• Many mobile games are of this type, fit the mobile life style, a few minutes to play while on the MTR or waiting for a friend
mobile games
Mobile Games
  • Two different platforms:
    • Portable game consoles
    • Phones and PDAs
  • Game Boy is a good example of a portable game console, has traditional console games, but you can take it with you
  • Appeals to console game players, mainly serious games
  • Technology lags behind consoles
mobile games1
Mobile Games
  • Phone based games are typically casual games, but can be much more
  • Phones are communications devices, can network the games
  • Either play against other people, or have a central database for game information
  • Examples: horse racing games, or fish breeding games
  • Why do people play games? Why are they popular? What makes a good game?
  • These are interesting questions, but we really don’t know the answers
  • Since there are many types of games, there are probably many answers
  • Most people play games for entertainment, challenge or as a hobby
  • Some things a game should be:
    • Interesting – it must catch people’s interest and hold their interest
    • Fair – people won’t play a game where they always lose
    • Challenging – it can’t be too simple
    • Interactive – the player must be involved, not just a spectator
    • Social – some games need to be social
game play
Game Play
  • Term used by game designers
  • Capture the idea that a game must be fun
  • Deals with the rules and settings for the game, not the visuals and sounds
  • Without good game play a game is dead, no matter how good the visuals are
  • Designing game rules is still an art, many ways to go wrong
  • A game is balanced if all players have an equal chance of winning (or losing)
  • If a player is strong in one area, they should be weak in another
  • Game levels shouldn’t be impossible, it should be possible to pass a level with a reasonable amount of work
  • Skill should be important
social games
Social Games
  • Some games are designed for group play
  • Many console games can have multiple players, cooperation and competition
  • In other cases one person plays while the others watch, this is common with children
  • They may all participate in solving a puzzle or trying to get through a level
game playing as a job
Game Playing as a Job
  • Some people make their living from game playing
  • Competitive leagues for some games, have regular competitions
  • Often sponsored by computer or games companies
  • Cash prizes for winners, a top player can make a reasonable living
game playing as a job1
Game Playing as a Job
  • Other people play online games
  • Build up a character to a high level and then sell them on eBay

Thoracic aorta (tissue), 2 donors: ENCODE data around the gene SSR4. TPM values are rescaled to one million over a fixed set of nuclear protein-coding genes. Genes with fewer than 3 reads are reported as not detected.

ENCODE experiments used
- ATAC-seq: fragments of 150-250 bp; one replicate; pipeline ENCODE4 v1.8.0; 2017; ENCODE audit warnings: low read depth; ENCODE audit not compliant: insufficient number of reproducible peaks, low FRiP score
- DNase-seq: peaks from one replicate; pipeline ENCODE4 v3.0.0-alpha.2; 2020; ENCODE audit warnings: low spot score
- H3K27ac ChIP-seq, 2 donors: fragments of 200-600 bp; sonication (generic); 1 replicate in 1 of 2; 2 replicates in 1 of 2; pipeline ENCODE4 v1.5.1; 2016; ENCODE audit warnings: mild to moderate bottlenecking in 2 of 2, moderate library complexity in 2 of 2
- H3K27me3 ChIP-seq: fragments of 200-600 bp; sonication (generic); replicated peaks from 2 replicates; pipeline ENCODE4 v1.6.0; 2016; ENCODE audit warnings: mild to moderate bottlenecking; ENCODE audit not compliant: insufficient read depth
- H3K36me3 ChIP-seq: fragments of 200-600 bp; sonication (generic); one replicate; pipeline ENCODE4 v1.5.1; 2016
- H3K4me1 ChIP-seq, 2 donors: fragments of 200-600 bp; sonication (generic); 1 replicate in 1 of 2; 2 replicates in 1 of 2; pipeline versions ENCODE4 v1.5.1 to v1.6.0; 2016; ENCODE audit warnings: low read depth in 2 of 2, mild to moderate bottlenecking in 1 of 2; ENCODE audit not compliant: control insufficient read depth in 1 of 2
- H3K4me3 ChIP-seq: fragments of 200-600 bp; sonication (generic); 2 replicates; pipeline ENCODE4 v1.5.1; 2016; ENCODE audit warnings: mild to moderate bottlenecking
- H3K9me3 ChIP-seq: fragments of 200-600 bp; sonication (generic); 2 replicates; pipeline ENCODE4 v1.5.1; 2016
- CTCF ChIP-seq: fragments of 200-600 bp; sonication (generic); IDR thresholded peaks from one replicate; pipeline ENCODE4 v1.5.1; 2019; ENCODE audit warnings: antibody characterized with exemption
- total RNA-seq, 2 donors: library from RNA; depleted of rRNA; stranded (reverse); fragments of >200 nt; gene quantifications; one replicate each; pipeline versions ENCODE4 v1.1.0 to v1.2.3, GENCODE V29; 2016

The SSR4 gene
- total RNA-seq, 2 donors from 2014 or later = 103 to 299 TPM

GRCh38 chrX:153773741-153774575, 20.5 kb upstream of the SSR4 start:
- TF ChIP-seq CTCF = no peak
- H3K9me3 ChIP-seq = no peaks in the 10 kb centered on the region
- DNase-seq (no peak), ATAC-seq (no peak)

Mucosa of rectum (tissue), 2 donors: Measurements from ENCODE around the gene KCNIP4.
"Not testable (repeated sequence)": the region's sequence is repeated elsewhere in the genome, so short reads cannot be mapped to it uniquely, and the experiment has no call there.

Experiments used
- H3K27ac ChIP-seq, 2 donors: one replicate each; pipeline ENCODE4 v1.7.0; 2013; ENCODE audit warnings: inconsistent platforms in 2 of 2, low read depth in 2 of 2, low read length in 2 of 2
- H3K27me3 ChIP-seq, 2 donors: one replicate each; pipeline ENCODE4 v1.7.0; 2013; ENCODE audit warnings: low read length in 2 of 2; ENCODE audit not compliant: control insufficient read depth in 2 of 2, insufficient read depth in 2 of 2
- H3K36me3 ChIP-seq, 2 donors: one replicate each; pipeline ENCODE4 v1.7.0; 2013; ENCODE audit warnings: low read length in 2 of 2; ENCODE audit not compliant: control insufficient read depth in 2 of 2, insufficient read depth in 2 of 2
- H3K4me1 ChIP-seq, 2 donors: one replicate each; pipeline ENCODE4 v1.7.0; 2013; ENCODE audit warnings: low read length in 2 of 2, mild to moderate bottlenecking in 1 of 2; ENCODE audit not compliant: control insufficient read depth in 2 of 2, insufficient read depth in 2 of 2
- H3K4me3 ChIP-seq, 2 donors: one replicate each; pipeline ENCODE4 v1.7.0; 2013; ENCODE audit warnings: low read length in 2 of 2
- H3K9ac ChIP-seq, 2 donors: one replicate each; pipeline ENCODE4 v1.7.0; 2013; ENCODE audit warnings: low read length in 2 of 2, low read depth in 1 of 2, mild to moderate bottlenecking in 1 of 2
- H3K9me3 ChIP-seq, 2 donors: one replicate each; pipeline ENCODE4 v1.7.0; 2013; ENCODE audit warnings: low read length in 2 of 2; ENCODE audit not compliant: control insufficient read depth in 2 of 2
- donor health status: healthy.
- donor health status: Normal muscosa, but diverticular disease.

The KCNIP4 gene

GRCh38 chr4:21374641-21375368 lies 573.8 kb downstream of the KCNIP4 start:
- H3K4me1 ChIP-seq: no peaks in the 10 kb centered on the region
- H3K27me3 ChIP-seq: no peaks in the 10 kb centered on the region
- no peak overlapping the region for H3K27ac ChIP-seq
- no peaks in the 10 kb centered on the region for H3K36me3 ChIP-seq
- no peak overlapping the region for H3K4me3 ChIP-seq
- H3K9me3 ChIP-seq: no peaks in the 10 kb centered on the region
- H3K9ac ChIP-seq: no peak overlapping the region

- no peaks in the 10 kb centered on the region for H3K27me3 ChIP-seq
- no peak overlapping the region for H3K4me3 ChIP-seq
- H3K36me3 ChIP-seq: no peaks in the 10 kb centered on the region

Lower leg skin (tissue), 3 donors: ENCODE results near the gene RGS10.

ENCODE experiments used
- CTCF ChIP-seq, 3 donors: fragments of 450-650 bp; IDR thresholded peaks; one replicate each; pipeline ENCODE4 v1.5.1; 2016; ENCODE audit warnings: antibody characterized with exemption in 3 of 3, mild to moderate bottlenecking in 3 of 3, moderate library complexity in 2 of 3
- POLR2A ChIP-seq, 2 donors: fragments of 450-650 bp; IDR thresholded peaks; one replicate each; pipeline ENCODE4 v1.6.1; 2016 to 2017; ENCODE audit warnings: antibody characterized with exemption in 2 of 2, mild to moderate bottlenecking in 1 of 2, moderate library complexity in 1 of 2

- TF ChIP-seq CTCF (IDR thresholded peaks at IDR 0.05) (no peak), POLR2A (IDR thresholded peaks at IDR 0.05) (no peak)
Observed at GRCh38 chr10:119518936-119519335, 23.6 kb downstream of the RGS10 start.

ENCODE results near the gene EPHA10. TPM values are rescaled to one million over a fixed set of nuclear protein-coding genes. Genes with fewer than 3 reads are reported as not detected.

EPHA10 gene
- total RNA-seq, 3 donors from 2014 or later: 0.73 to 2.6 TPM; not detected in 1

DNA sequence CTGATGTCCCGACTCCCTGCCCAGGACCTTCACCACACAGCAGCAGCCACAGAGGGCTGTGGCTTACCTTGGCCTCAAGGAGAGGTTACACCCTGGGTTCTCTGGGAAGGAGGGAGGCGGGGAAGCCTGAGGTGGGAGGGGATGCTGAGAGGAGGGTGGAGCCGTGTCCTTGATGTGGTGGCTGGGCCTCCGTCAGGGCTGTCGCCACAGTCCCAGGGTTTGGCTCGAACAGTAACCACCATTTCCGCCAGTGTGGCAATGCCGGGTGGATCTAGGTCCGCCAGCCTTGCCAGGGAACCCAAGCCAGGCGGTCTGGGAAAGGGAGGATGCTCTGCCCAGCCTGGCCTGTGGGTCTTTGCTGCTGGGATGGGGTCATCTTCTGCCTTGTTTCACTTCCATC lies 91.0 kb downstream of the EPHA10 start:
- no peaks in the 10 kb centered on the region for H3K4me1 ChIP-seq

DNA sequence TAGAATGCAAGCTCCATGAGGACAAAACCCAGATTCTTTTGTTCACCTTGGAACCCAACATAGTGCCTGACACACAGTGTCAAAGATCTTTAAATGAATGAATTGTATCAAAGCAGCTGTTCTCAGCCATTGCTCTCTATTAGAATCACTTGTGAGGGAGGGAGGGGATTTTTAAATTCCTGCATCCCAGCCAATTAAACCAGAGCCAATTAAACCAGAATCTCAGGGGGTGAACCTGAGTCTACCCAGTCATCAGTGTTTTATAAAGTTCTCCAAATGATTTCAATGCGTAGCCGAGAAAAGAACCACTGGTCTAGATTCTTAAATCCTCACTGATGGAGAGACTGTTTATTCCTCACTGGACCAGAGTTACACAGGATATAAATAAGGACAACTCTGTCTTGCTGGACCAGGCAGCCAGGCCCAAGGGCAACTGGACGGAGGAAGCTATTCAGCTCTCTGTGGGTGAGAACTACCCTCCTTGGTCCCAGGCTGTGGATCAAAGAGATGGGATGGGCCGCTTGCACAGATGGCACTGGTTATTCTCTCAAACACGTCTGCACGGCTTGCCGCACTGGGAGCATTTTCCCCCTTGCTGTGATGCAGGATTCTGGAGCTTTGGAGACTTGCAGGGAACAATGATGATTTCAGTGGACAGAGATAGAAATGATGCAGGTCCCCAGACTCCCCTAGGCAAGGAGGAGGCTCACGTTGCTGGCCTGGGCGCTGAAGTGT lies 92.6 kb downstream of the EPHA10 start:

• Acquire valuable objects and auction them off for real money
  • Work a standard 40 hour week, can make an above average living doing this
  • What happens on the game ends?
online games
Online Games
  • This raises a couple of interesting issues
  • Many online games have an economy
  • Players earn cash by doing deeds or jobs, can then use it to buy things
  • But is this real?
  • Game items are auctioned regularly on eBay, this can be used to determine the exchange rate
online games1
Online Games
  • The currency in online games is as real as most countries currencies
  • The value of real currencies is determined by their exchange rates, this goes for game currencies as well!
  • The EverQuest economy is larger than that of some real countries
  • What does this tell us?
online games2
Online Games
  • If there is money, there can be crime as well
  • Theft is one possibility, and it does occur in some games, there have been law suits over this
  • What about other crimes, physical crimes like assault and murder
  • Can they lead to actions in the real world?
online games3
Online Games
  • As online games develop social structures, what is the impact on real life
  • If you get married in an online game, do you need a divorce in the real world
  • The answer appears to be yes
  • There have been marriage break downs due to relationships in online games
  • Do we need a law to keep the game world separate from the real world?
online games4
Online Games
  • How do we end an online game, or must it go on for ever
  • What if the real company running the game goes under?
  • Is ending the game equivalent to genocide? Some people think it is!
  • There have been law suits over this, companies forced to keep the game world running
online games5
Online Games
  • There is a lot we don’t know about the social structures formed in online games
  • Could these games have a significant impact on the real world?
  • Should game designers be aware of this?
  • Do we need to have laws about game design?